Hokujo, Kobiwako & Iga Clay

swordofmytriumph
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Thu May 09, 2019 1:09 pm

Shine Magical wrote:
Thu May 09, 2019 10:56 am
I just taste tested some sencha in a brand new kobiwako pot vs in a gaiwan and the gaiwan brewed it better. The kobiwako took away the buttery mouthfeel the gaiwan gave which dulled the flavor slightly.
I’ve been experimenting with mine, and I would agree, it does that for me too, and adds a somewhat bitter note...I’ll need to experiment a bit more though.
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OCTO
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Thu May 09, 2019 7:10 pm

swordofmytriumph wrote:
Thu May 09, 2019 1:09 pm
Shine Magical wrote:
Thu May 09, 2019 10:56 am
I just taste tested some sencha in a brand new kobiwako pot vs in a gaiwan and the gaiwan brewed it better. The kobiwako took away the buttery mouthfeel the gaiwan gave which dulled the flavor slightly.
I’ve been experimenting with mine, and I would agree, it does that for me too, and adds a somewhat bitter note...I’ll need to experiment a bit more though.
Brand new clay pots regardless of origin, will always absorb first. This further explains the need to season a pot. This also clarify why regular and extended usage of the same pot will eventually brew better tea than brand new pots.

Cheers!
swordofmytriumph
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Fri May 10, 2019 5:42 am

Oh, right, I’d forgotten about that! Thanks for the reminder, @OCTO.
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Shine Magical
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Fri May 10, 2019 7:49 am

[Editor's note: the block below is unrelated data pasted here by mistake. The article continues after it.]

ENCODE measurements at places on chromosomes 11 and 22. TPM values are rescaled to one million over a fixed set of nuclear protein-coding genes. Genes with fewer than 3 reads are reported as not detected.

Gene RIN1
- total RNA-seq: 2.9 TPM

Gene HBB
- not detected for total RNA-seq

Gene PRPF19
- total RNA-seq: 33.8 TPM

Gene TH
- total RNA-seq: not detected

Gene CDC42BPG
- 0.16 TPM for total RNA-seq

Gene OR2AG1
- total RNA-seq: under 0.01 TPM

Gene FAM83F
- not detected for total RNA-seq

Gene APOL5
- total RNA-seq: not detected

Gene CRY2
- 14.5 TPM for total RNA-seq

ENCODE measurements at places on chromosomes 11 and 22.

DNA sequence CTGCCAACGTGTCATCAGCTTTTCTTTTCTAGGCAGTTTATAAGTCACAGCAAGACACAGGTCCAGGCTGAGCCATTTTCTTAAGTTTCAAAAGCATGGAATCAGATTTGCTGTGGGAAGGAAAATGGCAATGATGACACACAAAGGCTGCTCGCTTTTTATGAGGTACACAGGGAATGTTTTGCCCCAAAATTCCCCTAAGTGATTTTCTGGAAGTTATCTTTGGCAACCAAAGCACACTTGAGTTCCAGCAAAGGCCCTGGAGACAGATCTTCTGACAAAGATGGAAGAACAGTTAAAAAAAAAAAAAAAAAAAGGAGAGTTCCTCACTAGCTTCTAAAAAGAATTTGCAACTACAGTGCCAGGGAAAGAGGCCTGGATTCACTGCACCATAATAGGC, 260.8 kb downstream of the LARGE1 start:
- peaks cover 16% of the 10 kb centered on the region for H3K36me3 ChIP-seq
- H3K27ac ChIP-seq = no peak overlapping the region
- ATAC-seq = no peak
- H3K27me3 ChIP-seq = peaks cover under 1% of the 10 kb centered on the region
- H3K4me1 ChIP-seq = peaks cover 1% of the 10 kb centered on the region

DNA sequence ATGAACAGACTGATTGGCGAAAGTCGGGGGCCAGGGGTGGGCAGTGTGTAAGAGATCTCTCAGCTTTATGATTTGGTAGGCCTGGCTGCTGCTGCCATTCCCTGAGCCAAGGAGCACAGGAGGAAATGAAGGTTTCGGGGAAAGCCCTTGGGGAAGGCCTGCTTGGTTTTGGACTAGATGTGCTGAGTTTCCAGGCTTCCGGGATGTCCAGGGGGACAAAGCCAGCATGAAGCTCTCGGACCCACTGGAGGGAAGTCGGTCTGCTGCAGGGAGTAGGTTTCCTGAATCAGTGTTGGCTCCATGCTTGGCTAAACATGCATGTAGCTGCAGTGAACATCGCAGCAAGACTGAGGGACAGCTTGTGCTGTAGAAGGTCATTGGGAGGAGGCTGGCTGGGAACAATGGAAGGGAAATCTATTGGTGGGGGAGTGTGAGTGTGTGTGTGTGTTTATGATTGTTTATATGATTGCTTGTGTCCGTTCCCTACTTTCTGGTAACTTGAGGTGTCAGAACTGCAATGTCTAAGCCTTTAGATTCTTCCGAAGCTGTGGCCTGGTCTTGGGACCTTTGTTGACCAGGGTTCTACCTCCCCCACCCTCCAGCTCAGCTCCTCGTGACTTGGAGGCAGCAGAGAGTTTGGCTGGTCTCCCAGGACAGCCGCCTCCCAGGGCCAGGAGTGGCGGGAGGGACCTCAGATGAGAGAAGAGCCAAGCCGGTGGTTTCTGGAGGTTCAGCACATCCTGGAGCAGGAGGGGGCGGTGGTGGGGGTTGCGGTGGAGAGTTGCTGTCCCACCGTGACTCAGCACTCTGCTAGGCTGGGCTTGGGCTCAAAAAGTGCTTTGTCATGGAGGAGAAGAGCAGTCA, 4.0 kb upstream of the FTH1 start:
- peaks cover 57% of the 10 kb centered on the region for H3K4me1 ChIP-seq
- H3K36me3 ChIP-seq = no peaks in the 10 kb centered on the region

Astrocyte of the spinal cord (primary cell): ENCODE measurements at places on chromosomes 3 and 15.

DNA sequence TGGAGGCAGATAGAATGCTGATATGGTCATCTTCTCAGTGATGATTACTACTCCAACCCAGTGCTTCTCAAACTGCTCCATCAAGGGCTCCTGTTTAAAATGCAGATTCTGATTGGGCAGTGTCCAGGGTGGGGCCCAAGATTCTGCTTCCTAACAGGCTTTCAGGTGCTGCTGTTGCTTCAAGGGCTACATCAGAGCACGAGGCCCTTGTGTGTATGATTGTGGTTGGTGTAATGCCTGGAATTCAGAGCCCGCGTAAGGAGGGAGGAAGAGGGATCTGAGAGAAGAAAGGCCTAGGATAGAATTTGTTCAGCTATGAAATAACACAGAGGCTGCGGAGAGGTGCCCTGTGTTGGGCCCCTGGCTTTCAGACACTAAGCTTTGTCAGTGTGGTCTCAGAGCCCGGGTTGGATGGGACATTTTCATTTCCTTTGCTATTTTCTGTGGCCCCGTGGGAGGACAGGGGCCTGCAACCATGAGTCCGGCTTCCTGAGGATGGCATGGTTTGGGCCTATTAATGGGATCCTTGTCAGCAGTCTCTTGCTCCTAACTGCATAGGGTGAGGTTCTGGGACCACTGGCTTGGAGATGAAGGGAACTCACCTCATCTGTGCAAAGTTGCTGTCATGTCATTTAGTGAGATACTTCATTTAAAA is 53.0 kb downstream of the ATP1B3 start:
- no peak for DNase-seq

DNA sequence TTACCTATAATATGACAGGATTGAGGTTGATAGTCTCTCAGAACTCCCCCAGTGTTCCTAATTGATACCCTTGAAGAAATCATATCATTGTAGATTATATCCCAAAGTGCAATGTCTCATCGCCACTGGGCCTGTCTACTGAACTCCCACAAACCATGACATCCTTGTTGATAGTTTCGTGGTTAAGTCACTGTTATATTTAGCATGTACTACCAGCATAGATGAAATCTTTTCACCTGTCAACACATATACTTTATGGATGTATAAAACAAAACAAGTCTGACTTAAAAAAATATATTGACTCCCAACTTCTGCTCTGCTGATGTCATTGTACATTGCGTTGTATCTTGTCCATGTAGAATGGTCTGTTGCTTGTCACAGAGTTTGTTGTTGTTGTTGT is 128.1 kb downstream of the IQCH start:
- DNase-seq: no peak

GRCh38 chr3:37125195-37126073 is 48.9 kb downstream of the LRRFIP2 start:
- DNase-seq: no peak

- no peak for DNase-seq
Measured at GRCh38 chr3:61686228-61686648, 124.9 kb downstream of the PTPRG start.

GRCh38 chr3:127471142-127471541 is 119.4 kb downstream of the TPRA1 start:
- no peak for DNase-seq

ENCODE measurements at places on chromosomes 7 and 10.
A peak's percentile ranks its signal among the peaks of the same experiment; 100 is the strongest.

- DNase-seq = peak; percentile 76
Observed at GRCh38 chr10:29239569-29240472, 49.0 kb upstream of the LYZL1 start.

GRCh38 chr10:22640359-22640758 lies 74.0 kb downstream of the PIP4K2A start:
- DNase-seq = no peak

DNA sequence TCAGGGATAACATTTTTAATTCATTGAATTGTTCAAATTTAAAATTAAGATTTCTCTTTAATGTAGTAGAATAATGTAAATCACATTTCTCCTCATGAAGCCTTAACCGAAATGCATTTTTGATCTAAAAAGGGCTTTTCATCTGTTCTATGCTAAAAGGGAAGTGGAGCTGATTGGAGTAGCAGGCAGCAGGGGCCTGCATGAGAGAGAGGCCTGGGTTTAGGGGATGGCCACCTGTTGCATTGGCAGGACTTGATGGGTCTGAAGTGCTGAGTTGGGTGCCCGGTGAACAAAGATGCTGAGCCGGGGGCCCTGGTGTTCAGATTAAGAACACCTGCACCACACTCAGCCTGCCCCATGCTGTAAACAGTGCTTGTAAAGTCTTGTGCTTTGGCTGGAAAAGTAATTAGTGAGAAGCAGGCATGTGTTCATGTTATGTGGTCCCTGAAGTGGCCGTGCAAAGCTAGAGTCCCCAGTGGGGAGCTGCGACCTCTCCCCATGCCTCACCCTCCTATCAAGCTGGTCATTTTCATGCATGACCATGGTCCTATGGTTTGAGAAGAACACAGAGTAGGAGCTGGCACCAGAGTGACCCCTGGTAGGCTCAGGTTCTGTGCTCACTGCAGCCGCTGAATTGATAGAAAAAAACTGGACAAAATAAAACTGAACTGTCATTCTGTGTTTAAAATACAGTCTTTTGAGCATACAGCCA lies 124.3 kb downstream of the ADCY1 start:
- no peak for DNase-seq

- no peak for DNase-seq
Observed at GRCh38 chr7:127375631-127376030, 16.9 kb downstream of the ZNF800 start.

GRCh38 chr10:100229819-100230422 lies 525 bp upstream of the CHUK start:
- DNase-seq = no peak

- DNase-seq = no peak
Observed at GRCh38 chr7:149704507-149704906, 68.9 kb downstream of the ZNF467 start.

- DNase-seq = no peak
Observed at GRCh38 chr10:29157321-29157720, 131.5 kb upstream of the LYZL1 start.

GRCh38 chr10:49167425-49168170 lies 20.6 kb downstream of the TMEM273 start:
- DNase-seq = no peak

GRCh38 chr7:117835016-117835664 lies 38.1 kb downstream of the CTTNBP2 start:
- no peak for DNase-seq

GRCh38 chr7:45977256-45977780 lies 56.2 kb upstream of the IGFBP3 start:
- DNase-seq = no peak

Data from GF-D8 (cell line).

Well, not necessarily. I’ve had a few higher fired pots that perform noticeably better than gaiwans right from the beginning and don’t change too much in nature even after heavy use. And some low fired duanni that was used so much it changed the entire pot color but I still didn't like how it brewed that much in a taste comparison and eventually stopped using. There's definitely a chance this pot won't perform better than a gaiwan in the future even after heavy use.
swordofmytriumph
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Fri May 10, 2019 3:20 pm

I’ve got some sencha soaking in it overnight. I’ll do that for the next few days then try it again. We’ll see. @Chip, is the pot I got from you from the same...batch or whatever as the one that you still have?
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Victoria
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Fri May 10, 2019 4:59 pm

swordofmytriumph wrote:
Fri May 10, 2019 3:20 pm
I’ve got some sencha soaking in it overnight. I’ll do that for the next few days then try it again. We’ll see. Chip, is the pot I got from you from the same...batch or whatever as the one that you still have?
You can also just use it as a pitcher, with type of tea you plan on using, for several days.
swordofmytriumph
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Fri May 10, 2019 5:25 pm

Victoria wrote:
Fri May 10, 2019 4:59 pm
swordofmytriumph wrote:
Fri May 10, 2019 3:20 pm
I’ve got some sencha soaking in it overnight. I’ll do that for the next few days then try it again. We’ll see. Chip, is the pot I got from you from the same...batch or whatever as the one that you still have?
You can also just use it as a pitcher, with type of tea you plan on using, for several days.
Hm, that works too!
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Bok
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Fri May 10, 2019 7:41 pm

swordofmytriumph wrote:
Fri May 10, 2019 3:20 pm
I’ve got some sencha soaking in it overnight. I’ll do that for the next few days then try it again. We’ll see. Chip, is the pot I got from you from the same...batch or whatever as the one that you still have?
I would avoid soaking tea in it that has not been brewed before. Might add a little too much if the bitter stuff, especially with Sencha. Usually I just brew stronger with new pots to cover whatever might get taken away, at the end of the session I add more hot water and let that sit overnight. That is usually enough.

For me the Kobiwako was an improvement from the first use. So what it does to the tea might not be to your liking and personal taste preference. I don’t drink Sencha, I use it for greener Oolongs, like High mountain or green Dancong.
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Baisao
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Fri May 10, 2019 8:47 pm